Thanks for the tips!

Marianne Barkman said...

Wow, Marilyn ... Waiting for release date. As a reader, it depends on how hooked I am on the story and to what words I notice. Thanks, Pam

Connie Queen said...

Congratulations Marilyn!!!!!

Connie Queen said...

I struggle w/this too.
I went back and searched some of these words and found that I tend to connect certain words w/the same action.

My characters glance over their shoulders...(Not look over their shoulder)

look down or up

their gazes meet or linger.

Does this make sense?
And I rarely use glimpse or peek.

Vince said...

Hi Pam:

I like all your examples. I would expand this approach when five sensing my advertising copy. I would not look for another visual word but rather try to use all five senses to see which worked best. And words can be changed within each sense.


Samuel glanced at her. “Don’t even think about it.”


Samuel took a step toward her. “Don’t even think about it.”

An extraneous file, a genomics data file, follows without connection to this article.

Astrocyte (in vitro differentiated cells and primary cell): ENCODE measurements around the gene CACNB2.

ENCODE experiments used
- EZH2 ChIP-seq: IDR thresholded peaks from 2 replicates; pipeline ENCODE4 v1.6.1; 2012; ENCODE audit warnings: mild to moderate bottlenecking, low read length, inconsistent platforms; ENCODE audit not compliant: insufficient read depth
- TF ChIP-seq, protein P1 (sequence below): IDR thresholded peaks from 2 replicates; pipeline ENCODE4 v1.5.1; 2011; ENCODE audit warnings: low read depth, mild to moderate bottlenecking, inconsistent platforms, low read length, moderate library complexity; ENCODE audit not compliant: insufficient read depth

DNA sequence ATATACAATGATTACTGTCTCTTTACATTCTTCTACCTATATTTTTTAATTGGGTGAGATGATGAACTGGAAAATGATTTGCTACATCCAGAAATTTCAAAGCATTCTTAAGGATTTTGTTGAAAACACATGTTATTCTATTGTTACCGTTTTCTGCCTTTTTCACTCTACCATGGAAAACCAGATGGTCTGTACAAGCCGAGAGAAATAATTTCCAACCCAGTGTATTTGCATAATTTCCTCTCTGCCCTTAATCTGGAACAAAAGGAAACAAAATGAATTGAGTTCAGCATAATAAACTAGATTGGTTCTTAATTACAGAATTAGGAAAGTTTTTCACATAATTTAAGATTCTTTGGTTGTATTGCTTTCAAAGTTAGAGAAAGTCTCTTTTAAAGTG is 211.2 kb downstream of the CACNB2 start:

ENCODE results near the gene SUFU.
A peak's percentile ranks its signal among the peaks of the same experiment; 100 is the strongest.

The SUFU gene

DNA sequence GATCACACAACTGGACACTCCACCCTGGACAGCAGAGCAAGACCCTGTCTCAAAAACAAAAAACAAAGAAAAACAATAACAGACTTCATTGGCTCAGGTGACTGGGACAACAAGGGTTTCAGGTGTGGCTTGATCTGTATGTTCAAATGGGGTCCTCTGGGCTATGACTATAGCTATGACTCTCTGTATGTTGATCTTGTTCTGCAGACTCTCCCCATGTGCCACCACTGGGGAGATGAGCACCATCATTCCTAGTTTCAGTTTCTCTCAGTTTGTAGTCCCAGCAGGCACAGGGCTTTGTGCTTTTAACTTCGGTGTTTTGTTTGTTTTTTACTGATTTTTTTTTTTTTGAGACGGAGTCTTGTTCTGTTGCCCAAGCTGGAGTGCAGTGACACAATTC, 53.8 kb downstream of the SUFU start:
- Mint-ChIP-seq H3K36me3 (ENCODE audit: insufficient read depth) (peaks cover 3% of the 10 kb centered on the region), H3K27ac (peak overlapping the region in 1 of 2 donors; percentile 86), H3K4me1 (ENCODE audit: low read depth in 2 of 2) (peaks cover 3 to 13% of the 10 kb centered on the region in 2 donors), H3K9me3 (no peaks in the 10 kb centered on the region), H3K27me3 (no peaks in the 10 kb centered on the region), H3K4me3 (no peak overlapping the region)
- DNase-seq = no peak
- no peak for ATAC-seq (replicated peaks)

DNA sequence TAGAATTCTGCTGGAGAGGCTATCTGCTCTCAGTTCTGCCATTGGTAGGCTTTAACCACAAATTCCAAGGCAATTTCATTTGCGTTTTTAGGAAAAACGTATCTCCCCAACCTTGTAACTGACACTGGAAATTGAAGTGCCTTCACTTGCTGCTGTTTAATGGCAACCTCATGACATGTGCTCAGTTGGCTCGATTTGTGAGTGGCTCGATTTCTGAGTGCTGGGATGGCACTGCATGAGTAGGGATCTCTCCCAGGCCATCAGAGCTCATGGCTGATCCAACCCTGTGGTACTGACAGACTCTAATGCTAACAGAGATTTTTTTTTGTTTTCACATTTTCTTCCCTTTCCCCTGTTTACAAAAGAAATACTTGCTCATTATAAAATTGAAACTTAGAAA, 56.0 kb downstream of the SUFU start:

Samuel could hear her breathing increase. “Don’t even think about it.”


Samuel could smell her fear. “Don’t even think about it.”


Samuel could taste his revenge. “Don’t even think about it.”

A writer could even flavor a character by giving him or her a preference for words of a given sense.

Looking forward to you novella. Is it also a western?

Kav said...

Aaaaaagggghhhhhhhh!!!!!!! One thing more to check on!!!! Kav runs off, glancing furtively right and left as she reaches for her ms, afraid to glance at the pages because one look is going to tell her what she already knows but no amount of gazing into space is going to fix the problem so with an eye for detail she gets down to work.

Kav said...

Oh...rushing back to shout Congrats Marilyn. Awesome news!

Jackie said...

I spent about ten minutes going over my WIP and so far I'm not in much danger.
My heroine is a baker though, so I may need to cut back on eating scenes.
My weakness is using the sense of smell. I have so many allergy problems that I can't describe smell well. I usually Google something to see how to describe its smell.
Thanks for sharing. Tonight I'll "look" at my story some more.

Marilyn, CONGRATULATIONS!!! I'm so happy for you!

Dora Hiers said...